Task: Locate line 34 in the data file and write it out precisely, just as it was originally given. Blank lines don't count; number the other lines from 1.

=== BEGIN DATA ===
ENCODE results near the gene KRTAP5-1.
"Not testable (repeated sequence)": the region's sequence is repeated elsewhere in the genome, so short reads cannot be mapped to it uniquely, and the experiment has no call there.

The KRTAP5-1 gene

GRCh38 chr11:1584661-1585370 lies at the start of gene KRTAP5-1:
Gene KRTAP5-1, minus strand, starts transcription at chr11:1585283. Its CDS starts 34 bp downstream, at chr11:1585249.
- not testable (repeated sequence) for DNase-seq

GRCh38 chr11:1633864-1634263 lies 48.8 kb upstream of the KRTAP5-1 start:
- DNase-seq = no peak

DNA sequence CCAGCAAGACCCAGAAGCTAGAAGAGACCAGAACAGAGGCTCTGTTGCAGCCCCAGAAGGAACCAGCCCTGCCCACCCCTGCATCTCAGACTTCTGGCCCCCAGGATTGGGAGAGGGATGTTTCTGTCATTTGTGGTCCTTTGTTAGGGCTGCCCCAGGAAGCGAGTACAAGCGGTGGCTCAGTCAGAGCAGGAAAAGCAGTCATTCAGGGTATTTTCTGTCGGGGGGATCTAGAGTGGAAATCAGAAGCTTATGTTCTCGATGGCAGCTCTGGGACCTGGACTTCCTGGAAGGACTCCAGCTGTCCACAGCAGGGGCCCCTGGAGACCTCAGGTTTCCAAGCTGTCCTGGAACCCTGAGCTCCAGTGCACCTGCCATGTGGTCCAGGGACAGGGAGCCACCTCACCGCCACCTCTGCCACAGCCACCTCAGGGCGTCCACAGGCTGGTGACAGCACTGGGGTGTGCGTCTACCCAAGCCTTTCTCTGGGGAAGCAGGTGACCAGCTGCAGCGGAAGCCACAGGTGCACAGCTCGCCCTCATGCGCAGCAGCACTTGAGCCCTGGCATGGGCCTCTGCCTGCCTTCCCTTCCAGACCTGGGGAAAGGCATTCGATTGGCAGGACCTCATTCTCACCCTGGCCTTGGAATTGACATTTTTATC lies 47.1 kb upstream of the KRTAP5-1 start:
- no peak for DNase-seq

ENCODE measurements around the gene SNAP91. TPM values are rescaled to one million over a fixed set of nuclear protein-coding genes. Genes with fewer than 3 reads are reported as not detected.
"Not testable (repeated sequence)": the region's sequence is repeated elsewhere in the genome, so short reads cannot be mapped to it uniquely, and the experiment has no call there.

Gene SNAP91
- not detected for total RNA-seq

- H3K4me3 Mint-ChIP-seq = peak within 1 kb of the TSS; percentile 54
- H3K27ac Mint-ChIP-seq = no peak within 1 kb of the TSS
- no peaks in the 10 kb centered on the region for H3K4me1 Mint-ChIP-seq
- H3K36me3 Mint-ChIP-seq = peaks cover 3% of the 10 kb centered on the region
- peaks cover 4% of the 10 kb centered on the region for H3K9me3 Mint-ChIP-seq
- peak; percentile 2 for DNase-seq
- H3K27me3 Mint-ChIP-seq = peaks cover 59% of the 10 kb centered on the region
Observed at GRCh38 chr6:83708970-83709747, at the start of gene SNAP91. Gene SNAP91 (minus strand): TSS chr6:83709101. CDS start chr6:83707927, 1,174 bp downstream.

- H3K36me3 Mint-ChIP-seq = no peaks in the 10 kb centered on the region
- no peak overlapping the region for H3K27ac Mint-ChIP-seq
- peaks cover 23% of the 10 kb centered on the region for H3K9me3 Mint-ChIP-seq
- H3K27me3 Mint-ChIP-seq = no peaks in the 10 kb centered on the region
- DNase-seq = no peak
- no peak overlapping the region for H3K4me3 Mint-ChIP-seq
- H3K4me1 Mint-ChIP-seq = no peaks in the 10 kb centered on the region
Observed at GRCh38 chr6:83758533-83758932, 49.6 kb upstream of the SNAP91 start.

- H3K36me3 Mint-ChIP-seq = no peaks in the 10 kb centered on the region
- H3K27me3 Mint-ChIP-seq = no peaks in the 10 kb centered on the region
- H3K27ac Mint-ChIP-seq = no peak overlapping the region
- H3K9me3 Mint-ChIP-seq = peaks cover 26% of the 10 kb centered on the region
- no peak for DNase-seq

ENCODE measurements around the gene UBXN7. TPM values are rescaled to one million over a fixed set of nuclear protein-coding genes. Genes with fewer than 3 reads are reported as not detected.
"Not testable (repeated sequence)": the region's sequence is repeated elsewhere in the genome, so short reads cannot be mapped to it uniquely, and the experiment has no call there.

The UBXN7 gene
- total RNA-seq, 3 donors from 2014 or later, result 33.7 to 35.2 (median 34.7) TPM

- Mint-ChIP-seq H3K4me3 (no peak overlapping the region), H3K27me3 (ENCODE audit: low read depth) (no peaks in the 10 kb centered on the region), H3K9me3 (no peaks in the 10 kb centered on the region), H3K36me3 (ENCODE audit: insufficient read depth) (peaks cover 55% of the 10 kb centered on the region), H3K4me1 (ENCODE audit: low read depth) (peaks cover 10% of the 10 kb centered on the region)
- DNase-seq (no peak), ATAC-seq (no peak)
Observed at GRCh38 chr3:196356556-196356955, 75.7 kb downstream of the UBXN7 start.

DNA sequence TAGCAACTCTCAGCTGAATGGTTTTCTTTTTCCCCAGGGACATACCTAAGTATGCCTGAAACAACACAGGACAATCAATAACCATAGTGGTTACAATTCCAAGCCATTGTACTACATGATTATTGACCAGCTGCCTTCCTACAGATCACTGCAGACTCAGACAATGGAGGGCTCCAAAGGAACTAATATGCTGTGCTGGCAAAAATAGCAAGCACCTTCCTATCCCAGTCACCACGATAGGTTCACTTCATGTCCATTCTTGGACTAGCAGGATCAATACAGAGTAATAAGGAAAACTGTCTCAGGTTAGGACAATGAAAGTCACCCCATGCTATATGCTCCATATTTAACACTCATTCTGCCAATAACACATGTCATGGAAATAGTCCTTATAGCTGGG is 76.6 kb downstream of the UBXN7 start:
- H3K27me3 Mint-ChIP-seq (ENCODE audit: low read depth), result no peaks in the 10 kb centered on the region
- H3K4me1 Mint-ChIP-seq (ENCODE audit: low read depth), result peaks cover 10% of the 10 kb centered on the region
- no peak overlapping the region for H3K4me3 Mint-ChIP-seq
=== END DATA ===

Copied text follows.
- H3K9me3 Mint-ChIP-seq = peaks cover 26% of the 10 kb centered on the region